Connecticut medical examiner’s office confirmed that 24-year-old Valerie Reyes, from New Rochelle, New York, had died from “homicidal asphyxia.”
The office didn’t specify whether Reyes had died before she was put in the red suitcase.
JUST IN: the Office of the Chief Examiner has released the cause of death of the New Rochelle woman found dead in a suitcase in Greenwich. Valerie Reyes died from homicidal asphyxia. @News12CT pic.twitter.com/xlDMxzgAPj
— Marissa Alter (@MarissaAlter) May 6, 2019
Reyes was last seen on Jan. 19, and was later reported missing by her family on Jan. 30, according to Pix11.
The Greenwich Police Department said workers who were doing a routine sweep of the area found her body on Feb. 5, around 10-15 feet off Glenville Road in Greenwich, reported Greenwich Time.
Reyes’ ex-boyfriend, Javier Da Silva Rojas, was arrested after authorities said he had fraudulently used her credit card to withdraw $1,000 on Jan. 30, according to the New York Post.
He is currently held on a federal charge of kidnapping resulting in death and, if convicted, he faces the death penalty.
Da Silva Rojas, 24, holds dual citizenship in Venezuela and Portugal, and had entered the United States via a visa waiver program back in May 8, 2017. He did not leave within the specified 90-day timeframe, ICE officials told Greenwich Time in a statement.
Photo shows Valerie Reyes with suspected killer Javier da Silva Rojas https://t.co/OJk9Xq24Lr
— Ted Graham (@TeddGraham) February 14, 2019
Claims of Accidental Death
Prosecutors said in a federal complaint that Da Silva Rojas said he and Reyes had been at her apartment in New Rochelle on Jan. 29.
“He [said that he] had sex with the Victim at the Victim’s Residence,” the federal complaint read.
“Da Silva Rojas noted that at some point the Victim fell to the floor and hit her head.
“Da Silva Rojas then indicated that he placed packing tape over her mouth, bound her legs and hands, and put her in a suitcase. He then said that he placed the suitcase in his car and drove away. After driving for some time, Da Silva Rojas stated that he placed the suitcase in a forest.”
The federal complaint said Reyes’ body was found barefoot. Her shirt was unbuttoned and her hands were bound behind her back with white string and packing tape. On Feb. 6, following an autopsy, her death was ruled to be a homicide.
“There were obvious signs of head trauma including bruising around the face and a large hematoma to the deceased female’s forehead,” the federal complaint read.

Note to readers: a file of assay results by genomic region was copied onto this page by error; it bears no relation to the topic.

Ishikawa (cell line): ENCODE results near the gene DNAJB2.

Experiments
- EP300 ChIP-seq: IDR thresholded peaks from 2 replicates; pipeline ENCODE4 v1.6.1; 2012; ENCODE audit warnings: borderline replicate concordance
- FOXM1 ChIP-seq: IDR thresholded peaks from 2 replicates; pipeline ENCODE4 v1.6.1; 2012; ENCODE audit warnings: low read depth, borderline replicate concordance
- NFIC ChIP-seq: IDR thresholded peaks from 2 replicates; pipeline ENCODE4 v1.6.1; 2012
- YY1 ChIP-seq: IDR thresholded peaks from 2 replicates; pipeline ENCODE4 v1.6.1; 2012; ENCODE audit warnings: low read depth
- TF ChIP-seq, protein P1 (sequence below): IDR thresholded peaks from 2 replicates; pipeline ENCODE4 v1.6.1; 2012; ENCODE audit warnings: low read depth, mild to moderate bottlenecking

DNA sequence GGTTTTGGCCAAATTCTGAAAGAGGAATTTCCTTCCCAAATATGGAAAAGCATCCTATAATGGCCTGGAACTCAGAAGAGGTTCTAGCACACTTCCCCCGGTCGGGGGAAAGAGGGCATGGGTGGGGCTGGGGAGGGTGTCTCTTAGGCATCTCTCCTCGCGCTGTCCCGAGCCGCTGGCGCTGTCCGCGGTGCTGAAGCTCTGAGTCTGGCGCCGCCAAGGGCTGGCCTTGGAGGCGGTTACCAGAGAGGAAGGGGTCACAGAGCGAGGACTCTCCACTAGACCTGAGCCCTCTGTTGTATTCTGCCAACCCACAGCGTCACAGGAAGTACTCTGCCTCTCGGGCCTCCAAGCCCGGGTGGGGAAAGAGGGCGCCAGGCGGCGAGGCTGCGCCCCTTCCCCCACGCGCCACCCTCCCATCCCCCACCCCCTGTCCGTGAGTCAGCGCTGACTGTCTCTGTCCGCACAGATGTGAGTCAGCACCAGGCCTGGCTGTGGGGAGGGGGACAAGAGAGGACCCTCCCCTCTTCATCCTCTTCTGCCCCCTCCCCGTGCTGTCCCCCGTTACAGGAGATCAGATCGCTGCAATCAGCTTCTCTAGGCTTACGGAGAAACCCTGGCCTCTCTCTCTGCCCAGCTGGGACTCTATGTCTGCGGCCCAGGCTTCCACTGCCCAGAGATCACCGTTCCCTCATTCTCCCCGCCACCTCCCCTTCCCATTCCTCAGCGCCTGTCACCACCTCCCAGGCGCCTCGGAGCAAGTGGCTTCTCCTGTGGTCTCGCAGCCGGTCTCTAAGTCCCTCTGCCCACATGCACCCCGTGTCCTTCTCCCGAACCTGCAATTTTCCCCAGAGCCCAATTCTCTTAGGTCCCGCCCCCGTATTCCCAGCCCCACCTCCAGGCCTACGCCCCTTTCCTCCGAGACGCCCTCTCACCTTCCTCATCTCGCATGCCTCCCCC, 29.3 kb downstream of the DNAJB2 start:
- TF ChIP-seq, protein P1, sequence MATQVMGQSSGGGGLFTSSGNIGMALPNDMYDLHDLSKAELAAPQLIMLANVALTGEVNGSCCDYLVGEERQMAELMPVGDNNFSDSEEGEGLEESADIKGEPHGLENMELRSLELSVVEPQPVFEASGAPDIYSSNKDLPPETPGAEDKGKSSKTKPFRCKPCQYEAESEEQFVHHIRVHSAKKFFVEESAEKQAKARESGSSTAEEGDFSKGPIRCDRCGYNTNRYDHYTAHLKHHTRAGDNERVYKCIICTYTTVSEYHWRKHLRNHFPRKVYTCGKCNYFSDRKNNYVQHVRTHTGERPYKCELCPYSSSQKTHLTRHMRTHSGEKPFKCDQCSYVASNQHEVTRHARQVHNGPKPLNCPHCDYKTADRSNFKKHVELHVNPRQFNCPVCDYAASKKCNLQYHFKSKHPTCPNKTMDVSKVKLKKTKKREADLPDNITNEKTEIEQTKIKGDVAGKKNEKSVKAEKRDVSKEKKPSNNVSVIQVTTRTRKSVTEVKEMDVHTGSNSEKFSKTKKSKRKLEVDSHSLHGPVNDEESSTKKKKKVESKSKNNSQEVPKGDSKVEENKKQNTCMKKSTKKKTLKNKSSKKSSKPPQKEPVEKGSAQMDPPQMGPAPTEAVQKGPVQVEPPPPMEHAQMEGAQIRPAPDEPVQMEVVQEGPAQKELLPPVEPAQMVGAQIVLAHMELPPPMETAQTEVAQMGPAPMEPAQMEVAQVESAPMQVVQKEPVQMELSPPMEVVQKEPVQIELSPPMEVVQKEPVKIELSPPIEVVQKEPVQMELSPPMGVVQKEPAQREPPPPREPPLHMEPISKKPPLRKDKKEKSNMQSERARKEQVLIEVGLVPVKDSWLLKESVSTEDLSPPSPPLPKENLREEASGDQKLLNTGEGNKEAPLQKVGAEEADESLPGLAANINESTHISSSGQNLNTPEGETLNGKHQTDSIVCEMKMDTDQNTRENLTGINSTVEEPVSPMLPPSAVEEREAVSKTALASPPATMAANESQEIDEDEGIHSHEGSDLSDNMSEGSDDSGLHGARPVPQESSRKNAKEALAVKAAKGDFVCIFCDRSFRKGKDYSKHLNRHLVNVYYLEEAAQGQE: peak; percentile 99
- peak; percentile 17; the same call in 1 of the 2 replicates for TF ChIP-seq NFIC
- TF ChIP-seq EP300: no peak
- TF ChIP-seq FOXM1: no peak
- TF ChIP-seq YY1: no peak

In an exclusive interview with Da Silva Rojas in February, the New York Post reported that he said he had tried to revive Reyes before disposing of her body.
“I didn’t know what to do,” Da Silva Rojas told the NY Post. “I don’t know what happened. I didn’t mean to do it … I’m a bad person.”
Rojas said “she fell, we fell together,” when he was asked how Reyes had died. He then nodded when asked if she fell off the bed, according to the NY Post. The Post summarized Da Silva Rojas’s version of events as being “that Reyes fell on the floor and cracked her head open” while they were having sex, and that she died accidentally.
“She wasn’t responding. I went and put my mouth on her mouth. I tried to put air in,” Da Silva Rojas said. He also told the Post that he had bound her body because “she didn’t fit in the suitcase.”
— Popular Crime (@popular_crime) May 7, 2019
He added that he didn’t call the police because thought they would blame him, and said that he had withdrawn money from Reyes’ credit card in hopes that police would find out and catch him.
But back in February, a source told CBS2 that the cause of death was asphyxiation and not a head injury.
Following Da Silva Rojas’s comments to the NY Post, one reporter commented on the inconsistencies of his version of events.
“One question that has been raised is, if Da Silva Rojas loved Reyes so much and her death was only an accident, why not just leave her if he was too afraid to call the cops?” Courtney Deeren of the Brockport Stylus wrote.
“Although Da Silva Rojas claimed his relationship with Reyes was good, he couldn’t remember how long they had been together,” Dereen noted.
“Taping someone’s mouth after they are already dead seems unnecessary, as does tying up her hands and legs. It doesn’t seem as though someone who allegedly loved a person would be willing to dispose of them on the side of the road as if they were trash,” she added.
“While Da Silva Rojas has apologized to the Reyes family, he can never take back what happened. His apologies won’t mend the broken hearts of friends and family who loved Reyes.”